6When Jesus saw him lying there and knew that he had already been there a long time, he said to him, “Do you want to be healed?” 7The sick man answered him, “Sir, I have no one to put me into the pool when the water is stirred up, and while I am going another steps down before me.” 8Jesus said to him, “Get up, take up your bed, and walk.” 9And at once the man was healed, and he took up his bed and walked.
As was discussed in the previous section, the pool of Bethesda was most likely one of the Greek healing sites in Jerusalem and was believed to be under the patronage of the Greek deity Asclepius – the god of health and medicine. (Make sure to read the previous section commentary here.) As we saw from the previous study Bethesda pool was not a water ceremonial pool associated with the Jewish temple as was the pool of Siloam where Jesus commanded people to go and wash themselves after his healings.
The sick who were often seen on the porches of the pool of Bethesda were two types of people. They were those who a) came to try their luck as part of their quest for healing and as one of many options they were exploring, and b) those who had given up all hope for any kind of healing. In response to Jesus’ question about whether or not he wished to get well, we read an answer that was anything but hopeful. In the words of the sick man “I have no one to put me into the pool when the water is stirred up, and while I am going another steps down before me.” (vs.7)
There is a number of plausible explanations for the stirring up of the waters mentioned in the text. It was likely happening when the attendants, perhaps, even priests of the Asclepius cult, would open the connecting pipe between the higher and lower portions of the pool of Bethesda. The water in the upper reservoir would then flow into the lower one creating the stir. Other natural explanations are also possible: the reservoirs may have been fed by a water spring that at certain point had a stronger current than at other times. Among possible explanations would be one of the hot water springs that are prolific in that area. Romans built their famous bathhouses around such hot water springs.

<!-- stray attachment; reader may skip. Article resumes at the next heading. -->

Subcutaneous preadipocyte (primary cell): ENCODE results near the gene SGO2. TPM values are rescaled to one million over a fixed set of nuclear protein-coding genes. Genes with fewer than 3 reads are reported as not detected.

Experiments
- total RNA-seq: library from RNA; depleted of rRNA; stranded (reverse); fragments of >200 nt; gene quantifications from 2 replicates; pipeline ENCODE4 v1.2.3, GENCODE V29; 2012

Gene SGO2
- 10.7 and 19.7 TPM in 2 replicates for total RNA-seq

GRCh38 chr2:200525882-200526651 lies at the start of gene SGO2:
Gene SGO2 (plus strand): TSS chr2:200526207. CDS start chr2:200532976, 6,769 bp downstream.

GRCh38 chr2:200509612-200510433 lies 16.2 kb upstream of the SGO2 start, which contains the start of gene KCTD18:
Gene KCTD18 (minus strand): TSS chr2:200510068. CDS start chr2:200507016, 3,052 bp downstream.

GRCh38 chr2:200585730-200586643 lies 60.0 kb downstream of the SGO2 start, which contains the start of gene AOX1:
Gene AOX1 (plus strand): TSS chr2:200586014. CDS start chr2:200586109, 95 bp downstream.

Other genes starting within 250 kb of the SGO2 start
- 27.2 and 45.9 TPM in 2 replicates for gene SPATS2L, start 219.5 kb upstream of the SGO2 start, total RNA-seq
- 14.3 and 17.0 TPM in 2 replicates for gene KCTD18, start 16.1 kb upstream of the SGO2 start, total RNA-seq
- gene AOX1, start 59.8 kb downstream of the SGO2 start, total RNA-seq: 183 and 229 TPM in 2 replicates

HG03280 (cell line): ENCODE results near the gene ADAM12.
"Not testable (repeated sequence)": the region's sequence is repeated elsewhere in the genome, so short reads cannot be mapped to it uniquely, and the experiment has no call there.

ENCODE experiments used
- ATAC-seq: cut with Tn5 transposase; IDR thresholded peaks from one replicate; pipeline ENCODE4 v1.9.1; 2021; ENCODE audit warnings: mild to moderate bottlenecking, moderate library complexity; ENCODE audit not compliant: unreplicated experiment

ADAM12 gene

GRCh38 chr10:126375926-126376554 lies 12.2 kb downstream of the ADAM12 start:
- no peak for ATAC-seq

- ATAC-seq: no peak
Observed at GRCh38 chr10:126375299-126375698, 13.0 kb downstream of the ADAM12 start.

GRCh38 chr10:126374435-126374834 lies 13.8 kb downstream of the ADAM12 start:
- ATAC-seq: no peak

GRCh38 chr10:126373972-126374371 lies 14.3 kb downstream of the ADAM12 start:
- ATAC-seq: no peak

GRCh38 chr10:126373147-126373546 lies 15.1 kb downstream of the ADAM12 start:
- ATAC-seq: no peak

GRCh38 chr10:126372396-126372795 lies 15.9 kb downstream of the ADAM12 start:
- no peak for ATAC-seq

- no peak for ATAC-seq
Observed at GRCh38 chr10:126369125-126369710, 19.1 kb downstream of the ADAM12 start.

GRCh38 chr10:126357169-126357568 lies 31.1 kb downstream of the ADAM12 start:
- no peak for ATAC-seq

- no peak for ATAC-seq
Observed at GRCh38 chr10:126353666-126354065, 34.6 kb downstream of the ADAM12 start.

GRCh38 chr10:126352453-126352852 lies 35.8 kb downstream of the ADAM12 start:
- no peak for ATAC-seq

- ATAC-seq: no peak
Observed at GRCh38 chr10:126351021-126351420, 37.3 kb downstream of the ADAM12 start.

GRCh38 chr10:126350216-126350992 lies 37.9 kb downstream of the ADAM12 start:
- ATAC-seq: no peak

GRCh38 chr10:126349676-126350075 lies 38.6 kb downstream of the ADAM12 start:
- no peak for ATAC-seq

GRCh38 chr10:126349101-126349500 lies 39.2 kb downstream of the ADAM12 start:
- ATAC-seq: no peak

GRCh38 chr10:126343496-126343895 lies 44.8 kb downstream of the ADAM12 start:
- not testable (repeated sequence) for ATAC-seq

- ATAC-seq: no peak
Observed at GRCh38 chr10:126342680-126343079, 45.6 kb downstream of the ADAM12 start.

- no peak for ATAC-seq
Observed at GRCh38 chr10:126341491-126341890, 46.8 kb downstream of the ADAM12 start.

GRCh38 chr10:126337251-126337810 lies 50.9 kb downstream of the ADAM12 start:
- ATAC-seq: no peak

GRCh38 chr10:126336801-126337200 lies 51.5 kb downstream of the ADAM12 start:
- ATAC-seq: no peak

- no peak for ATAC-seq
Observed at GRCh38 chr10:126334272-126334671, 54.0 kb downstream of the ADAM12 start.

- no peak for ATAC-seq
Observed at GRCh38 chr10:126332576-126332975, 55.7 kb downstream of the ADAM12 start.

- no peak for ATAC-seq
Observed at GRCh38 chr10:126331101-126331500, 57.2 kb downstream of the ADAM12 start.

Verse 7 is the very verse that caused Christian scribes/copyists of the sacred texts to add explanatory words to verse 4, words that were not in original text “waiting for the moving of the water; 4for an angel of the Lord went down at certain seasons into the pool, and stirred the water: whoever stepped in first after the stirring of the water was healed of whatever disease he had.” Contrary to popular opinion, ancient scribes were not always accurate and careful to preserve every jot and tittle of the text they were copying. They did not embellish things, but they were certainly not afraid to clarify issues, when they thought something was missing. Because of this fact, we must not be afraid to make use of what is called textual and tradition criticism method of Bible Interpretation. If, used properly, it will only sure up our conviction that the texts we are reading and following are indeed trustworthy.
The oldest and most reliable manuscripts of the Gospel of John do not have this verse. This means that this verse was most likely added later as an attempt to clarify the text for the reader. The new character, the angel of Israel’s god, was introduced by a well-meaning, but unfortunately misguided copyist. You see the copyist, unlike the author of John’s Gospel, was not aware of the Greek religious identity of Bethesda. Quite simply, the scribe was mistaken.
However, this must not discourage anyone. Once we get back to the original text, thanks to the science of textual and tradition criticism that is used in most modern versions of the Bible, we are on the right path again.
This is indeed a powerful story. Sickness – the symbol of human chaos, was called into order by the power of Jesus’ word; just like pre-creation chaos was once called into the order of creation by Israel’s Heavenly King in exactly the same way. Now the Royal Son of Israel’s god has come to the pagan abode (Asclepius’ pool) and healed a Jewish man who had lost all hope. (Incidentally, Asclepius himself was a son of another powerful Greek god – an Olympic deity known as Apollo.)